o Radionuclide studies can give information on how well the heart is pumping blood.
o Genetic testing may play an important role in helping doctors rule out other diagnoses--for example, patients who have a small increase in wall thickness (like trained athletes with ventricular hypertrophy)and some patients with constant high blood pressure who are thought to have HCM.
How is HCM treated?
Often the treatments for this condition are used to ease the symptoms rather than treat the condition itself. Treatments include lifestyle changes, medicines, and surgery.
Patients with serious HCM must stay less physically active. Children and young adults who have had the gene testing and are thought to be at risk for HCM should avoid exercising too much and taking part in certain types of athletic competition.
For patients with mild to moderate symptoms, medicines are often the treatment of choice.
o Beta-blockers slow the heartbeat.
o Diuretics reduce excess fluid in the body, relieving the stress on the heart's pumping action.
o Calcium channel blockers make the muscle-stiffened heart chambers more flexible.
o Antiarrhythmic medicines can help regulate the heartbeat
Medicines do not work in all cases, especially in patients with more severe symptoms. Medicines can also have side effects that may include fluid in the lungs and low blood pressure. In some cases, certain medicines may cause sudden death.
Doctors may suggest surgery for HCM patients with severe heart damage.
o Surgeons may remove part of the thickened septum (the muscle wall separating the chambers) that is blocking the blood flow. This procedure, called the Morrow operation, eases symptoms in about 70% of patients.
o In patients who have mitral valve damage or where the septum wall is too thin for safe removal of tissue, surgeons may replace the mitral valve.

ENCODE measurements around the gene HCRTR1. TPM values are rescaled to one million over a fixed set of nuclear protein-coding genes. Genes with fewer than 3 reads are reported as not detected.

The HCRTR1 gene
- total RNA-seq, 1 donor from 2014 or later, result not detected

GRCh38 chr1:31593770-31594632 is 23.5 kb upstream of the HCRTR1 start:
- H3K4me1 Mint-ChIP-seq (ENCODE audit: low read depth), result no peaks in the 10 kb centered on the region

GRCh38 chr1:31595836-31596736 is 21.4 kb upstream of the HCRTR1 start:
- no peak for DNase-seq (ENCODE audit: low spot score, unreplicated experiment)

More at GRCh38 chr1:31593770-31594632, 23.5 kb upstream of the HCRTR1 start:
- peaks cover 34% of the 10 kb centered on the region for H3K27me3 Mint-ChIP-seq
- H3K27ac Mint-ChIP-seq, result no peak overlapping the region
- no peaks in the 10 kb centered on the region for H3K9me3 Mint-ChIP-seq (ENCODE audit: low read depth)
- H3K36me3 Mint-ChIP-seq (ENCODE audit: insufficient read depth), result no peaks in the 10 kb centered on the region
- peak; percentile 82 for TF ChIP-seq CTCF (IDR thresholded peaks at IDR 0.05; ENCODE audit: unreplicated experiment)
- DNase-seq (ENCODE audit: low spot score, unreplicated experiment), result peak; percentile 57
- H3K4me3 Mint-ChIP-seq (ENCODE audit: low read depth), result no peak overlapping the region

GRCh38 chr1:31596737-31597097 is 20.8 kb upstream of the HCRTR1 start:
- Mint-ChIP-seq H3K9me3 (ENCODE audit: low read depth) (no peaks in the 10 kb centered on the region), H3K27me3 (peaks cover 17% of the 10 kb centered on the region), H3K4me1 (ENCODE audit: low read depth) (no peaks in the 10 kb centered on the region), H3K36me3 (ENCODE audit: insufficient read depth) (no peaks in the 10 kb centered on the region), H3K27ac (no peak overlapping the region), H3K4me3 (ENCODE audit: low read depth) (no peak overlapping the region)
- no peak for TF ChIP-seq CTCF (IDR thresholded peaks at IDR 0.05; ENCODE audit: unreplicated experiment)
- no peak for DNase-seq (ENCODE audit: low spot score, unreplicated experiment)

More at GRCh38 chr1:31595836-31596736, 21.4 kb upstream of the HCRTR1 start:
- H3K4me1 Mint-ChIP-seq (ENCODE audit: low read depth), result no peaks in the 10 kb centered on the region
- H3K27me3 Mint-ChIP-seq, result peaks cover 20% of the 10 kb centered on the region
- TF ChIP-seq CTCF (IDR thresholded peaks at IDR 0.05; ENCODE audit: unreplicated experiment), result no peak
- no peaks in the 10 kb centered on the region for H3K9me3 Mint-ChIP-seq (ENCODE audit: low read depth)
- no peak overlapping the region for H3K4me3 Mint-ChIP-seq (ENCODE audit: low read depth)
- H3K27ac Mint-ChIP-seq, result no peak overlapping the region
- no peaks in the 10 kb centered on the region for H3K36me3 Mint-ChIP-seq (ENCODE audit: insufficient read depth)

Alcohol ablation is a non-surgical treatment that involves injecting alcohol down a small branch of one of the heart's arteries and into the extra heart muscle. The alcohol destroys the extra heart muscle without having to cut it out surgically.
Alcohol ablation is performed in the cardiac catheterization laboratory (also called the cath lab). Doctors will first perform a cardiac catheterization to find the coronary artery that supplies the thickened area of heart muscle. A special dye is injected through a catheter to locate the exact area of thickened muscle. When the area is located, doctors then inject tiny amounts of pure alcohol (ethanol) through the catheter. The alcohol destroys the area of extra heart muscle, causing a "controlled" heart attack. Over the next few months, the thickened muscle shrinks to a more normal size, allowing more blood to flow through the heart.
Sometimes, when the alcohol destroys the heart muscle, it also injures the heart's electrical system (which regulates the heartbeat). Doctors will insert a temporary pacemaker to help regulate your heartbeat after the procedure. If you do not have any heart-rhythm problems, this pacemaker is removed after 24 hours. Patients who continue to have heart-rhythm problems will need to have a permanent pacemaker inserted.
You can expect to stay in the hospital for 3 to 5 days after the procedure.